The Last Samurai (2003) An Epic Tale

Take an American and put him into an exotic decor. Most of the time that goes very wrong. Occasionally it doesn’t and what comes out is an entertaining guilty pleasure like The Last Samurai, a movie midway between The Last of the Mohicans and Memoirs of a Geisha. Although it is not at the same level of Glory, one of my Top 10 war movies and Edward Zwick’s masterpiece, Last of the Samurai is equally beautiful.

Captain Nathan Algren (Tom Cruise) is a hardened, disillusioned and alcoholic veteran of the Civil War. Touring as special attraction with some sort of circus, he has clearly seen better days. He is haunted by what he saw in the war, the killings of the Indians, the battles. While in this sorry state, he is approached  by some Americans who want to hire him as military advisor for a newly established Imperial Japanese Army. If it pays good money, he would probably sell his mother, so he doesn’t hesitate long and follows the men to Japan.

The army consists mainly of peasants with no experience whatsoever in warfare. Despite their not being ready, one of the emperor’s advisors wants Algren to lead them to battle against rebellious Samurai who do not want to accept the changing of the times.

The moment when they are surrounded by these warriors in their incredible armour, it’s obvious they will lose the fight. In the chaos and mayhem that follows, Algren who has been severely wounded is taken prisoner by the Samurai and brought to their village high up in the mountains.

The landscapes and images are extremely beautiful, the ways of the Samurai seem mysterious and we can easily understand that Algren is fascinated. The moment he arrives in the village – and not only because the woman who takes care of him is very beautiful – he tries to immerse himself in the culture and the rituals of this ancient tradition.

In the months that he spends with them he learns their ways of living and fighting and becomes the friend of the their leader Katsumoto (Ken Watanabe). When the imperial army attacks, he fights with him until the last.

I enjoyed the final battle and seeing the battle formations, it reminded me a bit of Waterloo.

I was surprised that I liked this movie I had thought it would be tacky but it is really not bad at all. Plus I have a thing for the Samurai armour. It’s one of the most beautiful armour in history. And their weapons are also quite fascinating, they didn’t use firearms.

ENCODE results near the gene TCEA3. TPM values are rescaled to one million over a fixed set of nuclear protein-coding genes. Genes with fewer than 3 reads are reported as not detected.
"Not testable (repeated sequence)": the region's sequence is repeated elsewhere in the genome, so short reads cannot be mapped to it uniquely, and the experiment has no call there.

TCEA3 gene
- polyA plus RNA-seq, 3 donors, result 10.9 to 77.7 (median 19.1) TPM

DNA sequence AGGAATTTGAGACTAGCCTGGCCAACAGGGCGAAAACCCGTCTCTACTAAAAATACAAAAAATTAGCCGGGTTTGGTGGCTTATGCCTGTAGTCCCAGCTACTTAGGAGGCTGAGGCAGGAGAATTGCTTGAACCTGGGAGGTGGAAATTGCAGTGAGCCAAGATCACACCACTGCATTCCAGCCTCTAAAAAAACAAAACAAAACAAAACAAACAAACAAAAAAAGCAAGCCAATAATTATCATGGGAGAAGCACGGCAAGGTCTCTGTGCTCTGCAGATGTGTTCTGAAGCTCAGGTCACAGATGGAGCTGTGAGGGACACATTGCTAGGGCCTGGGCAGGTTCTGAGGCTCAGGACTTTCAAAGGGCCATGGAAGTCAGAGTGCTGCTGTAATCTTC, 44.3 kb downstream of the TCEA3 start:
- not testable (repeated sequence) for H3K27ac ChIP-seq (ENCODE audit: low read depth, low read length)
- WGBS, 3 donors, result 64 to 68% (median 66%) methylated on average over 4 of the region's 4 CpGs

It’s a very visual movie, with a good story. In other words, excellent entertainment.

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10 thoughts on “The Last Samurai (2003) An Epic Tale

  1. […] Last Samurai (2003) I just watched this, so the review is upcoming. Very beautiful movie starring Tom Cruise as hardened Civil War veteran who is hired to teach combat techniques to Japanese soldiers. (See my review) […]

  2. Novroz says:

    lovely review. I quite like Last Samurai, not bad for an American movie…I mean Japanese still the best in making samurai movies.

    My main annoyance is in how good Ken talks in English…even now, there are not too many Japanese who can speak that well, let along in ancient Japan.

    Unfortunately for Tom, I see Ken and Hiroyuki outshine him everytime they are in the same scene. Your review makes me want to see the movie again.

    • Thanks Novia. I didn’t think it was all that bad with the language, I’ve seen far worse. Not 100% logical but yeah well. I have bigger problems when they let American actors talk in fake accents.
      They do outshine him, that’s for sure but he is decent in this movie too.
      I still haven’t seen the big Samurai movies by Kurosawa… I’m looking forward to Rashomon.

  3. warmoviebuff says:

    Good review. Tom Cruise is a good actor, in spite of his sometimes unstable personal life. And Watanabe is a great actor. The ending was a little far-fetched. It is much closer to Dances with Wolves than any other movie. Not as good, however.

    • Thanks Kevin. Watanabe is great, yes. I need to watch Dances wit Wolves gain. I can hardly remember it. I had my problems with her at the time. I thought it was a totally wrong cast.

  4. warmoviebuff says:

    The similarities are several: ex-Civil War soldier down on his luck / learns about the culture / falls in love / has a mentor / fights with the people he was supposed to fight against

  5. lifewith4cats says:

    Im so in love with Samurai movies that I always avoided this one. I feared that since it was an american movie and Tom Cruise is considered to be so good looking, well… I figured it would be a real bad misrepresentaion of old Japan. But if you guys found it acceptable, I think Ill give it a try.

    I truly detested last of the mohicans for the way it twisted both history and the native american Indians into a Harliquin romance novel.

    Dances with Wolves was good enough for me to watch twise. My only bone to pick with that one was that the female lead character looked a little too saggy, baggy, like her life was too hard. I think that as a daughter of a high ranking member of the tribe, she should have looked more rigorously healthy. (native americans distributed meat according to rank) They should have got a different person to play the role.

    • I think they tried to do it justice. What happens is basically that an disillusioned American meets an old culture and learns to appreciate it. In this respect it is closer to Dances with Wolves that to The Last of the Mohicans. But of course, it will never equal a Japanese movie.
      I must admit I did like Last of the Mohicans but mostly as romance.
      I had the very same feeling about the female lead in Dances with Wolves. She looked far too American for me.
      I’ll be interested to know what you think of The Last Samurai once you have seen it.

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